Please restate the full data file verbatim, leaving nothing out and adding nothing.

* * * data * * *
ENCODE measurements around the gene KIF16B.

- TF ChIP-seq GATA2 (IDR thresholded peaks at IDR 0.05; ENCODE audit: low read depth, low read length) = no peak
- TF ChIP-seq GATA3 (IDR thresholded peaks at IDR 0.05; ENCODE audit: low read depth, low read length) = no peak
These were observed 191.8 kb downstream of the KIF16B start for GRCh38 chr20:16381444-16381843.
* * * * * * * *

ENCODE measurements around the gene KIF16B.

- TF ChIP-seq GATA2 (IDR thresholded peaks at IDR 0.05; ENCODE audit: low read depth, low read length) = no peak
- TF ChIP-seq GATA3 (IDR thresholded peaks at IDR 0.05; ENCODE audit: low read depth, low read length) = no peak
These were observed 191.8 kb downstream of the KIF16B start for GRCh38 chr20:16381444-16381843.